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Government / Local politics

Solihull and the Black Country should get over themselves. It's time for Greater Birmingham

If Britain’s cities are to regain their greatness, they need to learn to act as one. 

I’m sorry Sandwell. I’m sure you’re a lovely place – I hear good things about Wednesbury – and there’s no easy way of saying this. But… you’re not that important. You don’t matter all that much.

If it’s any consolation to the good people of Sandwell, it isn’t alone in this. Walsall doesn’t really matter either. Neither does Dudley, come to that. Wolverhampton matters a little bit, I suppose, but it still vanishes into insignificance compared to the one place that really matters in the West Midlands, a conurbation which is basically – and let’s be honest about this – greater Birmingham. 

That is almost certainly the point at which a stream of abuse will pour forth from residents of Solihull and the Black Country, all keen to tell us that they have their own local identities, their own local histories, and that whatever else they are, they are definitely not part of any Birmingham, greater or otherwise. To which I respond thus: 

a) Oh yes you are, and 

b) Quit whining. 

This is not a trivial argument. Over the weekend, five of the region’s councils – Birmingham, Wolverhampton, Walsall, Sandwell, and Dudley – announced that they were, at long last, planning to create a “super-council”, equivalent to the Manchester or Leeds city regions. They’re trying to persuade Solihull and Coventry to join the party, too. Nobody is quite sure yet what it’ll be called.

But the one name that’s absolutely been ruled out is “Greater Birmingham”. Doing that would commit the cardinal sin or drawing attention to the slightly embarrassing, yet obviously true, fact that Birmingham is vastly bigger and more important than any of its partners. Birmingham still has a claim to being England’s second city. Dudley does not. Get over yourselves.

We’ve been here before. It’s why the metropolitan council that once covered the region ended up with the geographically unhelpful moniker of the West Midlands. The same argument, in different regions, gave us such cheerfully inane names for counties as Tyne & Wear and Avon. (Rivers, it seems are not controversial.)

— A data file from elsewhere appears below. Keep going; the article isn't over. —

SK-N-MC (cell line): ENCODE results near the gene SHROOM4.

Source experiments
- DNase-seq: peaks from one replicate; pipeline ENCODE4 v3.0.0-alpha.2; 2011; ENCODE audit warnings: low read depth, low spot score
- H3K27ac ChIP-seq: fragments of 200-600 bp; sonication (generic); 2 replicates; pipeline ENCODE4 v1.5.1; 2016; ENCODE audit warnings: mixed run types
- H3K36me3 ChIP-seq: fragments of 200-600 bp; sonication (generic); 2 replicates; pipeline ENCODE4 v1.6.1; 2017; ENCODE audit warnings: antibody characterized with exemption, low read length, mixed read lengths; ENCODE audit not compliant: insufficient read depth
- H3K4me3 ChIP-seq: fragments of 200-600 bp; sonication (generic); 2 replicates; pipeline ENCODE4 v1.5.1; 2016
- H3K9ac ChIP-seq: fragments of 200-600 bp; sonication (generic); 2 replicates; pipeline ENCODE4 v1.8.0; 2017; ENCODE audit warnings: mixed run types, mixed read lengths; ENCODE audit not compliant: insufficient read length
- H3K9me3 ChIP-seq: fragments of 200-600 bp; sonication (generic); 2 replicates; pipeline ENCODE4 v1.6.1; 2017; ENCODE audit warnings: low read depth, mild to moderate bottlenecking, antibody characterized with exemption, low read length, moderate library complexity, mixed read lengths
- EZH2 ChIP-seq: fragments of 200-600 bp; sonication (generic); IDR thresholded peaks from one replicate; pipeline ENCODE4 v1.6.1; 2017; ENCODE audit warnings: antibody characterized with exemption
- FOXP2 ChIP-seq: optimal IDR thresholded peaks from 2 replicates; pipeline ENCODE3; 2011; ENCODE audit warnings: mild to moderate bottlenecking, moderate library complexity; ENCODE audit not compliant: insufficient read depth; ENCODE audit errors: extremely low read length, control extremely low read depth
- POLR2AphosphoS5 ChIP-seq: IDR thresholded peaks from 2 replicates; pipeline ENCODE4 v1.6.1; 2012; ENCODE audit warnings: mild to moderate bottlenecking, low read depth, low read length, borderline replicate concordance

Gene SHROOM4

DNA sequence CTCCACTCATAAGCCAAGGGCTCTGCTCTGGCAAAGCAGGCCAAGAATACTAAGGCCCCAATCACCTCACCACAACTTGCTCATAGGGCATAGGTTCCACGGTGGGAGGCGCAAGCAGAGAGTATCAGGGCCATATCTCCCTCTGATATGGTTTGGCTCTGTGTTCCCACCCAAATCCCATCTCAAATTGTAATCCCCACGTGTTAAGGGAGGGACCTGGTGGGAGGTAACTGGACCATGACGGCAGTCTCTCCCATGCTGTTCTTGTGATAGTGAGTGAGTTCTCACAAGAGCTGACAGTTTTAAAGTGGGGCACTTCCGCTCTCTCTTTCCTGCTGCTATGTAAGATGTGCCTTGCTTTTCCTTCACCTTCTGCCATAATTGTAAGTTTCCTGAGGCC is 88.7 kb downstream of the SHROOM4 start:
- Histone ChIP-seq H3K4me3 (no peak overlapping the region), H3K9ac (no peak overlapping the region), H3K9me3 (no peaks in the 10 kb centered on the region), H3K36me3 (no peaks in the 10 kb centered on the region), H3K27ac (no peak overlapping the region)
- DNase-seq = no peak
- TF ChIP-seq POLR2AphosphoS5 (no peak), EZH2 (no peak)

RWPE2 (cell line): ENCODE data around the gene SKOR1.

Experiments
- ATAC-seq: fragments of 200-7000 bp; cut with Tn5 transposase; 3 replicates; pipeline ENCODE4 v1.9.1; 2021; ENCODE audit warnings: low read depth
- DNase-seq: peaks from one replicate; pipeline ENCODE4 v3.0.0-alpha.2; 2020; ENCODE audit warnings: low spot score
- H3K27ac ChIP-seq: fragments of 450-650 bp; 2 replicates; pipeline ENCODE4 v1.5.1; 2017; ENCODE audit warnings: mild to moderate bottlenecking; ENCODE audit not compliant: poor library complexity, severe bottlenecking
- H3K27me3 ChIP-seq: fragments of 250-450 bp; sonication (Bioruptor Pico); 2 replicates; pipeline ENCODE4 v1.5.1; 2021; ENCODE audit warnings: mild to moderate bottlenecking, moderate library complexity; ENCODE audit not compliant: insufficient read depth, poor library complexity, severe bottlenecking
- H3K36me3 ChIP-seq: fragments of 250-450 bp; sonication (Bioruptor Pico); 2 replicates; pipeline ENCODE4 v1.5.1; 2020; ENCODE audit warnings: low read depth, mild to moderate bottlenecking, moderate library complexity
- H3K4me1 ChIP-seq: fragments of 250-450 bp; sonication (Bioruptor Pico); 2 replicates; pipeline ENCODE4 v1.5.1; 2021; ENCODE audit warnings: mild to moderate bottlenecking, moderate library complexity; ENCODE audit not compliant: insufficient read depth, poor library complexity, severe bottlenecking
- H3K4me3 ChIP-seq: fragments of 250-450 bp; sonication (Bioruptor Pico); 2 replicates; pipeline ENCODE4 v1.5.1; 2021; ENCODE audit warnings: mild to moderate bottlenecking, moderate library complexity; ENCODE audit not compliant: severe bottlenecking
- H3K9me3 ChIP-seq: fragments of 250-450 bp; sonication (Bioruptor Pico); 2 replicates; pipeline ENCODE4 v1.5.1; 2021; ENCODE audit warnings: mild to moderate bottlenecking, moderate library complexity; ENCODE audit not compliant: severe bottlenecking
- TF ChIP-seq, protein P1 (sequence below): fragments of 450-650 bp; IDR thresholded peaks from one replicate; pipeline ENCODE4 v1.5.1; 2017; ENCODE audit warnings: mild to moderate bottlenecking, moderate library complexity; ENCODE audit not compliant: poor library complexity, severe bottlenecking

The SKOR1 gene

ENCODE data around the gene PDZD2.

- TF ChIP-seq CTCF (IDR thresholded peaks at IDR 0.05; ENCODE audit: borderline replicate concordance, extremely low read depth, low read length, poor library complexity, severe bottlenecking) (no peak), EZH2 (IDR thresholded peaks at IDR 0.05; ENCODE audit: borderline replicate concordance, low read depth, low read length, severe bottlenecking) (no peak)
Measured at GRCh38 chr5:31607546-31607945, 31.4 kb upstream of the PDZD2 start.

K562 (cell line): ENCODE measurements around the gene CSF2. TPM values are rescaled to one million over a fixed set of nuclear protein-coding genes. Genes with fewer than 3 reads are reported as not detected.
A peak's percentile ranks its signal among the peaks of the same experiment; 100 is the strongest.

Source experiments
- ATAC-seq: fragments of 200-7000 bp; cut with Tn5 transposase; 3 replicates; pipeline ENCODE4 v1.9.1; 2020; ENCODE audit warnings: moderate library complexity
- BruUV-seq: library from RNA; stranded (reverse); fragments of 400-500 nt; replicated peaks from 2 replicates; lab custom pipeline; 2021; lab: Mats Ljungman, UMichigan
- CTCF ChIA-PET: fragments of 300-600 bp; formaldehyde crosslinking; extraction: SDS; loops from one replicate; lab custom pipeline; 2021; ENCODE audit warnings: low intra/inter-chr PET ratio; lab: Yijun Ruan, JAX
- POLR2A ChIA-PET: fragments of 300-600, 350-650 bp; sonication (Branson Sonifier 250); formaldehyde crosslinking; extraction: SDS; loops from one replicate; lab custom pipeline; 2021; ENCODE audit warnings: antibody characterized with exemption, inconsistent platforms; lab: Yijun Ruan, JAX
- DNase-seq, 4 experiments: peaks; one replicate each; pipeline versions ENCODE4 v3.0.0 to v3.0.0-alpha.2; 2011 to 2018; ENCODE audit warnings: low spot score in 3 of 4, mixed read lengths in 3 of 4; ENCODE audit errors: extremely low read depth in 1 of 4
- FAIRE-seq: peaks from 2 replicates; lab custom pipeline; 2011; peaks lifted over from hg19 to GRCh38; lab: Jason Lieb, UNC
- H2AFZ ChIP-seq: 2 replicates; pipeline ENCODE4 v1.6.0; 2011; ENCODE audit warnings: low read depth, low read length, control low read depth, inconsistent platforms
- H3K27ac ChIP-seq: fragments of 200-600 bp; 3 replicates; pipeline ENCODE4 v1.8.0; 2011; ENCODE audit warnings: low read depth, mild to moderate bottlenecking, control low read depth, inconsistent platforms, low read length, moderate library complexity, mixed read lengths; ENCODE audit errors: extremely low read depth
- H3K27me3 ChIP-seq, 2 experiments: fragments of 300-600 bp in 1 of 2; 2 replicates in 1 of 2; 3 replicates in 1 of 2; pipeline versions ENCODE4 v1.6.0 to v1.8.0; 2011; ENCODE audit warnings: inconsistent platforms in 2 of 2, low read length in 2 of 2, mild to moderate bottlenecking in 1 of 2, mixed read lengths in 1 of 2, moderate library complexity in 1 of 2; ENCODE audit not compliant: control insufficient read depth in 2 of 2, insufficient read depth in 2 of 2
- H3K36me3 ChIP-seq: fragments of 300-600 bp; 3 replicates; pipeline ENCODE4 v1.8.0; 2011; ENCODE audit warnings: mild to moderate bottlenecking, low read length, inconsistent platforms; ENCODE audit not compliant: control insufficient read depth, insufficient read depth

But the apotheosis of this refusal by suburbs to recognise their subordinate status came last February, when the new city region covering Merseyside (see?) was briefly known as the “Halton, Knowsley, Liverpool, St Helens, Sefton & Wirral Combined Authority”. There is a fair chance that you’ve never heard of at least three of those places. This, to my mind, makes it a pretty crappy name. 

A sensible name for the conurbation on either side of the river Mersey would be one that screams THIS IS LIVERPOOL. Partly this is because it’s where the region’s economy is centred. It’s where people commute to. It’s where most job growth will be. Consequently, any authority for the region that isn’t focused on providing transport to Liverpool, skills for Liverpool and housing for Liverpool isn’t doing its job properly. Things that happen in Liverpool will benefit the entire conurbation; things that happen in Knowsley won’t. 

The other reason why the region formerly known as Merseyside should be telling the world that it’s Liverpool is that people have actually bloody heard of Liverpool. There are tribes in the Amazon, unknown to anthropology, who can nonetheless talk about Steven Gerrard and hum the tune to “Yesterday”. When the city authorities are trying to persuade Qatari or Chinese businessmen to invest in Liverpool, rather than in Lyon, this is no small advantage. Telling people you’re from Sefton doesn’t have quite the same cachet. 

In the end, the HKLSHSWCA changed its name to the Liverpool City Region Combined Authority, which is still horrible, but at least makes some kind of sense. West Yorkshire is now the Leeds City Region; South Yorkshire is now the Sheffield City Region. The outer boroughs in these places have recognised the reality that their prosperity will depend in large part of the success of the city they surround. 

The Midlands should do the same. Yes, the region is diverse; yes, it’s multi-centred; and yes, the Ruhr manages quite happily to exist without a single dominant city. But the West Midlands is not the Ruhr, and it does have a dominant city. And if Bradford can accept its future depends on Leeds, then Wolverhampton can accept it depends on Birmingham. 

You’re Greater Birmingham. Deal with it. Now stop mucking about and get building.
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